Baby whales have to learn how to talk, too

Baby whales aren't very good at making various calls, but a new study shows that even adults continue to improve their calling techniques.

Via Atlas Obscura:

As a post-doctoral researcher in biology at Syracuse University, Root-Gutteridge analyzed a trove of recordings made over a 17-year period. To collect the calls, scientists sunk hydrophones into the water, or adhered recording tags to whales' bodies with suction cups. (These stayed on for between 12 minutes and 48 hours.) Researchers identified whales by comparing photographs of distinctive rough patches on the whales' skin to images in a catalog maintained by the Right Whale Consortium. They then sorted the individuals into age categories: calf, juvenile, adults aged 15-25, and adults older than 25. Scientists then analyzed the calls, tracking attributes such as duration and chaos—essentially, the amount of grit, growl, and scratch that accidentally leaps out when, for instance, you strain for a note you can't quite reach.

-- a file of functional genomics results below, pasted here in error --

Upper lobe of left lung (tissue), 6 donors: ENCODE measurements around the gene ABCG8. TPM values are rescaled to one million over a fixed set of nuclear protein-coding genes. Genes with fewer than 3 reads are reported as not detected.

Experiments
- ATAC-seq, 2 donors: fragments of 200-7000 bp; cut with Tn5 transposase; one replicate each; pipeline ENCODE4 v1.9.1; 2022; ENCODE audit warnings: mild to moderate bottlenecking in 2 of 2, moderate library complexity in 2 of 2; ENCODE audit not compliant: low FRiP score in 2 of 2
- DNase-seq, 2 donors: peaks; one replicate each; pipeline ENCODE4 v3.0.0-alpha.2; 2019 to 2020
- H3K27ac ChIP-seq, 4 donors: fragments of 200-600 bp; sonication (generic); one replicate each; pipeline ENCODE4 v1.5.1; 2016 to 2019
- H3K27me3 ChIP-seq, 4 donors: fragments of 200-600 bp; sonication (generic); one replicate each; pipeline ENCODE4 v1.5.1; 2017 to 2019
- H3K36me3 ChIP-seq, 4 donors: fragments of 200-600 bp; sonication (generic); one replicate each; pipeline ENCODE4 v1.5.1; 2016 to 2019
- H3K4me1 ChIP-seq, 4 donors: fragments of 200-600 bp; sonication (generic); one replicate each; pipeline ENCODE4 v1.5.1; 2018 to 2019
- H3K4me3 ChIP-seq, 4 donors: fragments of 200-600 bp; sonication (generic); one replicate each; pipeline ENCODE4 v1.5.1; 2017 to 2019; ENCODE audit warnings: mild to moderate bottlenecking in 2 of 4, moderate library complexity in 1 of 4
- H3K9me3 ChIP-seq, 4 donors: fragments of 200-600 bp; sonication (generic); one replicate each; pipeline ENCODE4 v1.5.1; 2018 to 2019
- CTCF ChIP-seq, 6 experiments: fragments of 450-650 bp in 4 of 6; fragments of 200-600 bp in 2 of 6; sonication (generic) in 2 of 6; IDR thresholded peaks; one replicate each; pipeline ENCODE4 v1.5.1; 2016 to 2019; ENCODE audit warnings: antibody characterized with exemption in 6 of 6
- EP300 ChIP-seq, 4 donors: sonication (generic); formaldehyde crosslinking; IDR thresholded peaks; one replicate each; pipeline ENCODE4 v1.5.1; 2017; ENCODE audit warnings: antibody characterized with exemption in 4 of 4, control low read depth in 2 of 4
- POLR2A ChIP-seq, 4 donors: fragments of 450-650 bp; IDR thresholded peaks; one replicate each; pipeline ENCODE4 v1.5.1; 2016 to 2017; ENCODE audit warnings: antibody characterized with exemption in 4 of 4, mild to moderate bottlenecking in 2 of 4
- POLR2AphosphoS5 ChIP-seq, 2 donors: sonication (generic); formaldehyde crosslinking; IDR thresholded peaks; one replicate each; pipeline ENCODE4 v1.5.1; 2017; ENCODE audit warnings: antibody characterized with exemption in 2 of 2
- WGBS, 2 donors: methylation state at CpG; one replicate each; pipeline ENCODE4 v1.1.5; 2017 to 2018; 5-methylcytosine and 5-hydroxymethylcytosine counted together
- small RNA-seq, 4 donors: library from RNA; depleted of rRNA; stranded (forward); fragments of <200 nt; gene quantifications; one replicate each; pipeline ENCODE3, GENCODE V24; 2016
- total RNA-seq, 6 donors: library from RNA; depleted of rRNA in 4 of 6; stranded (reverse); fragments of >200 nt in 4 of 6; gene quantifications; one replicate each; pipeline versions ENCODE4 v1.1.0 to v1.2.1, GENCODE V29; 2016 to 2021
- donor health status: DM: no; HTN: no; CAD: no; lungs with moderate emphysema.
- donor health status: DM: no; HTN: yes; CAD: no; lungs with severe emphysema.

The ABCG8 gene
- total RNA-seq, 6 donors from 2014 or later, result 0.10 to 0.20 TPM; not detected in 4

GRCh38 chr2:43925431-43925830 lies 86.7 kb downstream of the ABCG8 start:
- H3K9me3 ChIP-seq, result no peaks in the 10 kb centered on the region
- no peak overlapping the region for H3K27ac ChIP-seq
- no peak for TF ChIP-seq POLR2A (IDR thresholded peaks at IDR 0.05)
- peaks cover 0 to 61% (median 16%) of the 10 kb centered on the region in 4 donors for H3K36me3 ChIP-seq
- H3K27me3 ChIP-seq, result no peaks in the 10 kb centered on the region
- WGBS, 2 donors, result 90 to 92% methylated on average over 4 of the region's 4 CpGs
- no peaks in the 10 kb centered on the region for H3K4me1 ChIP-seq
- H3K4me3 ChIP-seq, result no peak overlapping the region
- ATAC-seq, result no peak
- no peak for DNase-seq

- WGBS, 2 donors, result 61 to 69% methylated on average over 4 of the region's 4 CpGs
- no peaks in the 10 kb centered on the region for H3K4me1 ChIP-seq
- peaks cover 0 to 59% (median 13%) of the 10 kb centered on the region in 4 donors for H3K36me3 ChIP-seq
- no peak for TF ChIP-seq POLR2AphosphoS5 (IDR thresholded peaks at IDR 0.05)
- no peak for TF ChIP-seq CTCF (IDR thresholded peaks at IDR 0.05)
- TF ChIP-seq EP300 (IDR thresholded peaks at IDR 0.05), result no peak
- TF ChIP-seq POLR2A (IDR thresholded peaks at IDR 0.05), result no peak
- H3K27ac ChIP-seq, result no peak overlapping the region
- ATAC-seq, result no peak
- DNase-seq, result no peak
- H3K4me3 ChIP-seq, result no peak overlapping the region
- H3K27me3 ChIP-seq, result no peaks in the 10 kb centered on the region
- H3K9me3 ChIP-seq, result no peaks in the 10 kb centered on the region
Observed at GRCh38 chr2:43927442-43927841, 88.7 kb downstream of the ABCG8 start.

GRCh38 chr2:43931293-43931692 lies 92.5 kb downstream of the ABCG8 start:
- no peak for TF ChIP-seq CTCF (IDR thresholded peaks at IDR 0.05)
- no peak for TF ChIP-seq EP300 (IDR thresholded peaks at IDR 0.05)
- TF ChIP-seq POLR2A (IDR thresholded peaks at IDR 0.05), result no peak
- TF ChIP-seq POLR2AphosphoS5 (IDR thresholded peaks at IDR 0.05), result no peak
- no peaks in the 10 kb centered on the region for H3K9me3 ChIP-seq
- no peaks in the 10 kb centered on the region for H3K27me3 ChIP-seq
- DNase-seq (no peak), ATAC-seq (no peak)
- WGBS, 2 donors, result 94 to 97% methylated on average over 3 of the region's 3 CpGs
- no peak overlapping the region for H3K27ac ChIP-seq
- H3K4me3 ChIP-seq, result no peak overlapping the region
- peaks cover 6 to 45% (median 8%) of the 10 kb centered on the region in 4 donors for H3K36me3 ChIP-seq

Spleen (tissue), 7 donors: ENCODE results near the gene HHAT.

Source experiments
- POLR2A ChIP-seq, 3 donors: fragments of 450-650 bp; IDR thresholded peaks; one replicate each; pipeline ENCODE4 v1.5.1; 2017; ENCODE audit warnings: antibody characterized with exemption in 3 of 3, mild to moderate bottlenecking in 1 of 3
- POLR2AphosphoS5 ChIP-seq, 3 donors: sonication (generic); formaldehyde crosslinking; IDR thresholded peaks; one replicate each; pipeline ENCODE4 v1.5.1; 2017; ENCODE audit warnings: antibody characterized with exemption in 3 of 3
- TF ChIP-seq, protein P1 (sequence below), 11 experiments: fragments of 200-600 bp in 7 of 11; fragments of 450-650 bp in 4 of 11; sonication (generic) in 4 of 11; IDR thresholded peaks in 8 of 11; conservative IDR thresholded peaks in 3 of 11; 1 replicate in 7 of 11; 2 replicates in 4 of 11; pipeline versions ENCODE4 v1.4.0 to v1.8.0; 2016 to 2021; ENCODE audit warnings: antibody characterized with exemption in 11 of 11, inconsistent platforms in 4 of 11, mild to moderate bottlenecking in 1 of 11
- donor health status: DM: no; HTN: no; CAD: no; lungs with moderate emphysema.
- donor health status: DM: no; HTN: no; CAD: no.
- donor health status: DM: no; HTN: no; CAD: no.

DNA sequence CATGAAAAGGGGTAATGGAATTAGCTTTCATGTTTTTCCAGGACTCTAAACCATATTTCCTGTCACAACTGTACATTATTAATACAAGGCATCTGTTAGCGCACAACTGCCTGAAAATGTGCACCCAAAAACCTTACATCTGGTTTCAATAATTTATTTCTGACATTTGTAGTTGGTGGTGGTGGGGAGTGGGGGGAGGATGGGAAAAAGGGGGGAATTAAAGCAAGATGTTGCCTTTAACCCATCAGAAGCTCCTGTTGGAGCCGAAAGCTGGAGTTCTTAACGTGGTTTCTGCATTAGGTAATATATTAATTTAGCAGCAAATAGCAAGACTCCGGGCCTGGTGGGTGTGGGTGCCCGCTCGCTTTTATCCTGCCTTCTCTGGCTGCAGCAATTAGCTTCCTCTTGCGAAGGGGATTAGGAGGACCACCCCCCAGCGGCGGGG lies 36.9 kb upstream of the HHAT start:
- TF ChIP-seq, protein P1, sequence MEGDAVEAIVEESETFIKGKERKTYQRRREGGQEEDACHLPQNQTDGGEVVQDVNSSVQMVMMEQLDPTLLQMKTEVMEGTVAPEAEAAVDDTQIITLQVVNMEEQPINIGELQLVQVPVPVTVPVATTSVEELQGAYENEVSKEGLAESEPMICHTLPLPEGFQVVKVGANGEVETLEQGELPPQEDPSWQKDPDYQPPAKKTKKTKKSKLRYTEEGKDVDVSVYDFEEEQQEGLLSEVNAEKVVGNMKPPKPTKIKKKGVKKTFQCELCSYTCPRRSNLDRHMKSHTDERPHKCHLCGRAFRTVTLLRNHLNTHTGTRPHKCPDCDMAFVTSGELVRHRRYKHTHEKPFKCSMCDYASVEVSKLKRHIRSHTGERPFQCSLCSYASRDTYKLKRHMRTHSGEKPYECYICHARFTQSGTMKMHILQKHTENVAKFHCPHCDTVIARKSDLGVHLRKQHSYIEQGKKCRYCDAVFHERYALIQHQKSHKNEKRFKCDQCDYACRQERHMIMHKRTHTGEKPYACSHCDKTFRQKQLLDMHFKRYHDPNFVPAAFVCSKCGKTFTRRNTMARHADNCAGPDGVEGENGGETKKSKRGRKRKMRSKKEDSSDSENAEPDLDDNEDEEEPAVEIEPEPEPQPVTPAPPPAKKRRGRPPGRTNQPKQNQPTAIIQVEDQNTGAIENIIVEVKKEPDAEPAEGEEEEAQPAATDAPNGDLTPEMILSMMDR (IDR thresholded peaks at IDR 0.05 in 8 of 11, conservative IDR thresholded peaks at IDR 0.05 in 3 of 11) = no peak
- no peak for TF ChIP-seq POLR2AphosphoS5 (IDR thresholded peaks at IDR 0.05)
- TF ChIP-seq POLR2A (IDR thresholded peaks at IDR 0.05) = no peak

Fun fact: northern right whales reach adulthood around nine years of age. Not so fun fact: they lost 2% of their population last year.

A lifetime of changing calls: North Atlantic right whales, Eubalaena glacialis, refine call production as they age (via Atlas Obscura)

Image: Wikimedia